Reiterating the example from above; user1, with DEFAULT_SCHEMA=’user1′, executing ‘select * from table1’ and resolving to ‘dbo.table1’ could benefit from setting DEFAULT_SCHEMA to ‘dbo’.


The other option is to use sys.dm_exec_cached_plans or sys.dm_exec_query_stats to look at the cached plans. Again you can go after the text and look for name qualification. You can also look for the results from the following query.


You can use the following query to see the cached plans that may indicate an issue with not-fully-qualified object names;



              SELECT e.[text], e.[user_id], e.[dbid]

              FROM (

                             SELECT b.text,c.attribute,c.value

FROM sys.dm_exec_cached_plans AS a

                                           OUTER APPLY sys.dm_exec_sql_text(a.plan_handle) AS b

                                           OUTER APPLY sys.dm_exec_plan_attributes(a.plan_handle) AS c

                             ) AS d

              PIVOT (MAX(d.value) FOR d.attribute IN (“user_id”, “dbid”)) AS e

              ) AS f

WHERE [dbid] not in (32767) — leave out the resource database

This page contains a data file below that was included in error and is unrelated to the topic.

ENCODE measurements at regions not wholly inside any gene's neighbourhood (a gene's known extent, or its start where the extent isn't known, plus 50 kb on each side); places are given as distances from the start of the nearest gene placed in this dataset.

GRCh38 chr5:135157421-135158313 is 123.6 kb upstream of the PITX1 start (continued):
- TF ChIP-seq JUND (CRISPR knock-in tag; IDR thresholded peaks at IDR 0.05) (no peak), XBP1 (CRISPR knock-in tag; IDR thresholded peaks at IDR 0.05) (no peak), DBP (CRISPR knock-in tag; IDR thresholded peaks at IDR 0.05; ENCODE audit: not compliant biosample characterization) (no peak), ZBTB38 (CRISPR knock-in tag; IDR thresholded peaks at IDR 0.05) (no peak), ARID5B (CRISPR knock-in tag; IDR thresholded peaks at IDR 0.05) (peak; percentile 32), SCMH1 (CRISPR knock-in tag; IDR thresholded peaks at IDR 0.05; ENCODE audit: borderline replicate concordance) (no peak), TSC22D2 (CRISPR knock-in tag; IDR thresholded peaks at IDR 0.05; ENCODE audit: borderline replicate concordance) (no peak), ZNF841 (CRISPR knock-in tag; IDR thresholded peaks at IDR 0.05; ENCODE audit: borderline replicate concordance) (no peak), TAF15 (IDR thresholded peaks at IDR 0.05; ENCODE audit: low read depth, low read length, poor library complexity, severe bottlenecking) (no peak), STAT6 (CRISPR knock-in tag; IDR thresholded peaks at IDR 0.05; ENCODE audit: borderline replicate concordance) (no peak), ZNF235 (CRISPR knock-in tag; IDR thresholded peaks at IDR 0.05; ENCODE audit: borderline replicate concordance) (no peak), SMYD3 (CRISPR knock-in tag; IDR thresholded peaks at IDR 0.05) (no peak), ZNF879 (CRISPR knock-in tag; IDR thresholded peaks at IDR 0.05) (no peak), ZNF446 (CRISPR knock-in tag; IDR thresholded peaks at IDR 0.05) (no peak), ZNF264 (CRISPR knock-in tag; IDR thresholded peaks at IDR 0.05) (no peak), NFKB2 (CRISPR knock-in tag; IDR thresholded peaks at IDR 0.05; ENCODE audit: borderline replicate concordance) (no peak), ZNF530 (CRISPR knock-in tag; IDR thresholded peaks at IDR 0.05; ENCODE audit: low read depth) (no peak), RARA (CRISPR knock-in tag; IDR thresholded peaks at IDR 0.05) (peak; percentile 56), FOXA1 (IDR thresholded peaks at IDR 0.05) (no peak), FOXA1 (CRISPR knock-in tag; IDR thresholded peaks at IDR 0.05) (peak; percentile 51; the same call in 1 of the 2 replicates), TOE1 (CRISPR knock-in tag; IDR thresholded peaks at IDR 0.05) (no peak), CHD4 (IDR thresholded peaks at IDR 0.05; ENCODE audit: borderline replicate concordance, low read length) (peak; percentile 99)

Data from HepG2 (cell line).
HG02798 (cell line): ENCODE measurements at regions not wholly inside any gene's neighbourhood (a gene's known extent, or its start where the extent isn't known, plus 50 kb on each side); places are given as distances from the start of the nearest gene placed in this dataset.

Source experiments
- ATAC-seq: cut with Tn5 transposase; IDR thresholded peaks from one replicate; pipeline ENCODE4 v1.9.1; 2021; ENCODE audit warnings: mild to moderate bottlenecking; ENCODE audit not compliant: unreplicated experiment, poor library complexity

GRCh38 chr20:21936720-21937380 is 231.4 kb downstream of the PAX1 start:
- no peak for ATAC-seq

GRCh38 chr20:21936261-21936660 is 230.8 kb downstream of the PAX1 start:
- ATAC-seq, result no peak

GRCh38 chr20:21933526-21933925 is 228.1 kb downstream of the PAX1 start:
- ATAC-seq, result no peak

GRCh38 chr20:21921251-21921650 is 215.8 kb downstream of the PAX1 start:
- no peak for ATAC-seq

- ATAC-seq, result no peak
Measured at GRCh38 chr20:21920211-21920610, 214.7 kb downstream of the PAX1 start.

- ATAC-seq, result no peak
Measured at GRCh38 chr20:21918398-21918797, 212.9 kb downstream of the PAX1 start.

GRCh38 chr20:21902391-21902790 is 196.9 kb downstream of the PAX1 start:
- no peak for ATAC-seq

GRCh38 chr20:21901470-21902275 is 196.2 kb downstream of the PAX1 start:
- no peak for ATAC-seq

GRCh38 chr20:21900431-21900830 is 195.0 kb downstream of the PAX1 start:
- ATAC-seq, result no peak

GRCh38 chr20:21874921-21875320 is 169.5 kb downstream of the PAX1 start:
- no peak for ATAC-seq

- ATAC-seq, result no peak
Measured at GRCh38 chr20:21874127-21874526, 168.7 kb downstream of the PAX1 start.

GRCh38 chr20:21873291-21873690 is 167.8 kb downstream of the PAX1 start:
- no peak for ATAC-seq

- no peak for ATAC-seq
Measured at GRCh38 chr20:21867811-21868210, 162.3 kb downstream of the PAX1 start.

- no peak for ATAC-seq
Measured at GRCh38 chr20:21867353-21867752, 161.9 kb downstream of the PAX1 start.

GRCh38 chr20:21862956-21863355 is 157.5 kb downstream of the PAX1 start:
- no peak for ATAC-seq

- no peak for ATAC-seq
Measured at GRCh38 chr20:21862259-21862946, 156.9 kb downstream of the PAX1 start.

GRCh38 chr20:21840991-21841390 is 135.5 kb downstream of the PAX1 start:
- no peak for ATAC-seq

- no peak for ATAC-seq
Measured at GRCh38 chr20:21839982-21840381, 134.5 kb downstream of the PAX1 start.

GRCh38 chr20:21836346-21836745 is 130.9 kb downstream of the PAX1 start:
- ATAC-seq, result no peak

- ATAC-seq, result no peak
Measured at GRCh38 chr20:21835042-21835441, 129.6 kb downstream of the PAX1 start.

AND [user_id] not in (-2,1,4) — leave out the generic plans, plans that belong to dbo and sys


If the resultset is non-empty, your application may be a good candidate for the DEFAULT_SCHEMA setting consideration. This is a good shortcut but is not a 100% guarantee. Be aware that sys.dm_exec_cached_plans contains only the cached plans. The cache fluctuates under memory pressure so some queries may get pushed out of the cache due to aging and pressure or, in some cases, may not get cached at all due to cost or security restrictions.


One additional thing to watch for; If you do not see a range of user_ids in the resultset, the benefits from setting the DEFAULT_SCHEMA may not be significant due to other optimizations and shortcuts in the engine around plan caching.


How do you change the DEFAULT_SCHEMA?

Assuming your database is using objects only in the dbo schema here is what you would run for each user:



You can validate the current DEFAULT_SCHEMA settings by looking at the default_schema_name column in the sys.database_principals Dynamic Management View.

Comments (3)

  1. Here is my blog post at the ISV Team blog. DEFAULT_SCHEMA setting helped in a number of cases, especially

  2. SQL Server Best Practices &ndash; Implementation of Database Object Schemas SQL Server Technical Article